Vettel not looking for a friend
Sebastian Vettel has made it clear that regardless of the identity of his new team-mate he does not have to be their friend.
Doubts continue to linger as to who will replace Mark Webber in the wake of Red Bull team principal Christian Horner's remarks ahead of this weekend's Belgian Grand Prix.
What was seemingly a two-horse race between Kimi Raikkonen and Daniel Ricciardo going into the summer break four weeks ago appears to have been blown wide open again.
On Thursday, Horner remarked there were "more options than you could possibly think", resulting in a delay in a decision that will now be delivered over the course of the Italian GP early next month, or soon after.
Horner has confirmed the team's new driver is the choice of himself and chief technical officer Adrian Newey, with owner Dietrich Mateschitz having the final say.
Horner has stated, however, that Vettel has "no right of veto" when it comes to deciding on his new team-mate regardless of his feelings.
From Vettel's perspective, and as he has proven in his relationship with Webber, you can be the best of enemies, so long as you work for the team.
"Ideally you would like someone who is competitive, as competitive as you are, so that we are pushing each other," said Vettel on the ideal credentials for a team-mate.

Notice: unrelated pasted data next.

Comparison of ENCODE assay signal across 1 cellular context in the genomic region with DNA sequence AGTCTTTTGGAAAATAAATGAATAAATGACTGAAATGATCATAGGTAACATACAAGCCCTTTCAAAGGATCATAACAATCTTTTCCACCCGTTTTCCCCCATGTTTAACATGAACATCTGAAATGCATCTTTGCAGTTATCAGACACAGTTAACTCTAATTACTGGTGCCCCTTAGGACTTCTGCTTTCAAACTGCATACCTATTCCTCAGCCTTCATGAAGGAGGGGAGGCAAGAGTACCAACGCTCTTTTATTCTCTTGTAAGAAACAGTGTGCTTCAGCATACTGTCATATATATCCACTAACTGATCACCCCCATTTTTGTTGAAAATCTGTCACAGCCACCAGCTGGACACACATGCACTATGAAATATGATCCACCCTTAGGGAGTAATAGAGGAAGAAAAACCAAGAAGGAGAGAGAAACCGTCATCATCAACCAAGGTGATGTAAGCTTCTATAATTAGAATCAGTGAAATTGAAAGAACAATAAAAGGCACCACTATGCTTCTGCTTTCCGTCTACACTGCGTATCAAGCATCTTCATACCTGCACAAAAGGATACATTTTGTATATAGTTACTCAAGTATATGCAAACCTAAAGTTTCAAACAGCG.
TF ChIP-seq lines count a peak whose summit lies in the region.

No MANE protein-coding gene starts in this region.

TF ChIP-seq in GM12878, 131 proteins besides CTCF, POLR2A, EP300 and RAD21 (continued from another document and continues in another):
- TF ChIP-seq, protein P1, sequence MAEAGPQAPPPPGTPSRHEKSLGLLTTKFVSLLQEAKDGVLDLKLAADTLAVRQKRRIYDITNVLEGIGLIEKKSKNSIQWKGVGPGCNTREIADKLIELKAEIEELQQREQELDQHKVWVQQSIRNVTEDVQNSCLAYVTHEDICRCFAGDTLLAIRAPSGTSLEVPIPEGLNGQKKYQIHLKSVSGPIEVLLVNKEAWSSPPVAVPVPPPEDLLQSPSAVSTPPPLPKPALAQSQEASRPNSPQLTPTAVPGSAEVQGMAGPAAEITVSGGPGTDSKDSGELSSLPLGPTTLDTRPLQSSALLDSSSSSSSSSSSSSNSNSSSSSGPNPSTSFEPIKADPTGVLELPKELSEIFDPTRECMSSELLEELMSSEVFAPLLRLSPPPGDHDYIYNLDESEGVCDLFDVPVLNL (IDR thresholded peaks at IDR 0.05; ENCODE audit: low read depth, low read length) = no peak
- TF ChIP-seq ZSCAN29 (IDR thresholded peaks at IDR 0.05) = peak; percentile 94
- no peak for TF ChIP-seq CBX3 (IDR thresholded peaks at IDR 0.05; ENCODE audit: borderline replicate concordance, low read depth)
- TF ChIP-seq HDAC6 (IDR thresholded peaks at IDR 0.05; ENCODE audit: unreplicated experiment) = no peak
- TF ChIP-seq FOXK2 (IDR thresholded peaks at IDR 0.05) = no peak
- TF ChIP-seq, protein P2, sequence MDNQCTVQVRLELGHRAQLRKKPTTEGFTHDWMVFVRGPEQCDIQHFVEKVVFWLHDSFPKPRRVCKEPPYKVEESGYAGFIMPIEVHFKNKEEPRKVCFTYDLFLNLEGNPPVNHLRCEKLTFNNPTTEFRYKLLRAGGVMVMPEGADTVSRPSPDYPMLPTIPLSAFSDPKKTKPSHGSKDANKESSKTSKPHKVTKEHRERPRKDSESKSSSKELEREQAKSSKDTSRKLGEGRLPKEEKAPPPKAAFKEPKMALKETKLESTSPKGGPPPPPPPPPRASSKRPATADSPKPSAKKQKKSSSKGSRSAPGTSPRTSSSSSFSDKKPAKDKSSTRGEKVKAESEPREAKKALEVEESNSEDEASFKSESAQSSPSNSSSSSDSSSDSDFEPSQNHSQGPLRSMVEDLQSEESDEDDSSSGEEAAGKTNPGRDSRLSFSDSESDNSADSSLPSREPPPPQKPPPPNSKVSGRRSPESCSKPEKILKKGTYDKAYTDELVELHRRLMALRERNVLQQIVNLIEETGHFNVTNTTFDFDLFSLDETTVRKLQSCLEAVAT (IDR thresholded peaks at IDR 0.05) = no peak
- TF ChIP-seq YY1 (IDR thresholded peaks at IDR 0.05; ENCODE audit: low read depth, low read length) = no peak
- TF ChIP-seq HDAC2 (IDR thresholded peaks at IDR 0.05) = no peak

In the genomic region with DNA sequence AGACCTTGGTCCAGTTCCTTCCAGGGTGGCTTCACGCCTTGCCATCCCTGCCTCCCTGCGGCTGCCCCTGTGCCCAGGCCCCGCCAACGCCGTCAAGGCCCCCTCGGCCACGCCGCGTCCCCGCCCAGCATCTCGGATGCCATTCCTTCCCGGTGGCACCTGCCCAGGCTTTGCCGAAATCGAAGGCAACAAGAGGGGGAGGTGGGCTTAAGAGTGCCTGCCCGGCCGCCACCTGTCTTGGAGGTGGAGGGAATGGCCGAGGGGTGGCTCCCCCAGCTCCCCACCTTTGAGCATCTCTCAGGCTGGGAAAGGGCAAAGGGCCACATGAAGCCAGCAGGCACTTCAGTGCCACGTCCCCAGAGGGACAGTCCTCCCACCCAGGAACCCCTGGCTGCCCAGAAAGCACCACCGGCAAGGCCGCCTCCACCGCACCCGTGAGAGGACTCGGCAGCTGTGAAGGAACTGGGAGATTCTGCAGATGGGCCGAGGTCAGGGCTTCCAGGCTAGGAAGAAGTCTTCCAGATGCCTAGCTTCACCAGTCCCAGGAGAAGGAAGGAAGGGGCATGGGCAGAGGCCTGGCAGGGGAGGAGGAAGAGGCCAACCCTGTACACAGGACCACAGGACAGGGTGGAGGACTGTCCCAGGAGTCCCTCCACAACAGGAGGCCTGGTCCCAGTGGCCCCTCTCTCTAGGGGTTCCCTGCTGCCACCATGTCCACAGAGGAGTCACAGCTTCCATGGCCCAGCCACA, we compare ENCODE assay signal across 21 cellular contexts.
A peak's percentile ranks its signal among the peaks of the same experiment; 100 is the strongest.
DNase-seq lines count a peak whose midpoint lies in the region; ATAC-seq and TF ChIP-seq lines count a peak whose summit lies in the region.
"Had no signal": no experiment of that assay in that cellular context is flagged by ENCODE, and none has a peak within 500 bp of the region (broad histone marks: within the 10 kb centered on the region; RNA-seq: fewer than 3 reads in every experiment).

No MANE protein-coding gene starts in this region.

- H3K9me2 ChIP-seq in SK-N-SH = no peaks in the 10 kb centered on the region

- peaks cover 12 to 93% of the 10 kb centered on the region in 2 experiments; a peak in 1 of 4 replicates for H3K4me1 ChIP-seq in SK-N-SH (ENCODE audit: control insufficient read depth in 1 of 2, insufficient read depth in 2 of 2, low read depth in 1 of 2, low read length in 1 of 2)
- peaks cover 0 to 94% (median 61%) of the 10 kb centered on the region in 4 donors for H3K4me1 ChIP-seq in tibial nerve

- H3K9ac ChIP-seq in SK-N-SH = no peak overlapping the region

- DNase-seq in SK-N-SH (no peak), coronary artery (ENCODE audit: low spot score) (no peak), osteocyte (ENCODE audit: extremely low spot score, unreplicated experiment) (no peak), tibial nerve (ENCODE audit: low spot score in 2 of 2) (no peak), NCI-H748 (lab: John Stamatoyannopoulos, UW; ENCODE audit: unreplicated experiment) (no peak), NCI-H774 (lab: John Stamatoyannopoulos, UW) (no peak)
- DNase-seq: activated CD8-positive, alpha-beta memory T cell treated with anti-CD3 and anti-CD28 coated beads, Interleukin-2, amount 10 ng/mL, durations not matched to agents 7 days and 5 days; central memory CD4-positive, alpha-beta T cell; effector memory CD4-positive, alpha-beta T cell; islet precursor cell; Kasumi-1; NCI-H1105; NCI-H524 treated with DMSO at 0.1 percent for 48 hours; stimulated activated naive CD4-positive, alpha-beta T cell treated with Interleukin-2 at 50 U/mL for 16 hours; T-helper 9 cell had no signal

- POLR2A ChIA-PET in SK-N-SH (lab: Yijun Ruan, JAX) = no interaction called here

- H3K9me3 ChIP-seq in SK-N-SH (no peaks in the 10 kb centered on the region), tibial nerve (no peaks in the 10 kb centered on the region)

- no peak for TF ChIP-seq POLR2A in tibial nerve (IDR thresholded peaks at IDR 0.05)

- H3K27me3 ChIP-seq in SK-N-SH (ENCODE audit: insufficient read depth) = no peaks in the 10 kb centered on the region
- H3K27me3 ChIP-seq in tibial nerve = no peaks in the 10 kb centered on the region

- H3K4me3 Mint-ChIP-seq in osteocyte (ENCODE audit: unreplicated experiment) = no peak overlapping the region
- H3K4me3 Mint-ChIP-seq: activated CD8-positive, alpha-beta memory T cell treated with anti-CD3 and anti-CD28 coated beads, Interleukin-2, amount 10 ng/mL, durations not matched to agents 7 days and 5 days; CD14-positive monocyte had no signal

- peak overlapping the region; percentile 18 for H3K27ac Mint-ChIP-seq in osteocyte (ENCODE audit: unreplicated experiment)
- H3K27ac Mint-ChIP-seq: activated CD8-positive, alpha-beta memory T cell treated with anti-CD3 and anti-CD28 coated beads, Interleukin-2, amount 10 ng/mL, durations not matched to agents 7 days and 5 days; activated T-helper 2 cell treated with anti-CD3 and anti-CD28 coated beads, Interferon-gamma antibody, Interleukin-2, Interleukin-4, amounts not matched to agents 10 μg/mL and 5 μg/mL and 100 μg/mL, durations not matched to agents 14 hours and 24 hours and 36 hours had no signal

"You don't have to be best friends with whoever is racing next to you. At the end of the day you have to work for the team.
"That's one of the most important bits in that you pull in the same direction and hopefully ensure the car gets faster, and in terms of car development.
"Whether you like each or not is not that important. If it's the case, then probably it's a bonus, but I don't think it's absolutely necessary."
With regard to his hopes of clinching a fourth successive title, the 26-year-old recognises the increasing threat being posed by Mercedes and Lewis Hamilton.
With seven poles in the last eight races Mercedes have become the dominant force in qualifying, although they have generally struggled on a Sunday due to their tyre woes, particularly in hot conditions.
Hamilton's victory in Hungary, with temperatures at their hottest and crucially on new Pirelli tyres given the changes enforced following the blowout chaos during the British GP at Silverstone, appears to have altered the landscape.
With Hamilton 48 points adrift, the 28-year-old seemingly has the chance to close that gap and prove himself a serious contender.
Three-times champion Vettel acknowledged that as he said: "He's one of them.
"Mercedes has been very competitive, not just Lewis as Nico (Rosberg) has won two races already this year.
"We know they are very quick in qualifying, and then in Hungary they had the ability to show their speed in the race as well.
"But Lotus has always been there scoring points with Kimi, and Romain (Grosjean) is fighting his way back.
"Ferrari is on a bit of a low at the moment, but still they've good points, so all of these teams and drivers you have to keep them in mind.
"For us it's not that important to pick one particular driver or team as we just have to get our own stuff sorted and then we will see what happens."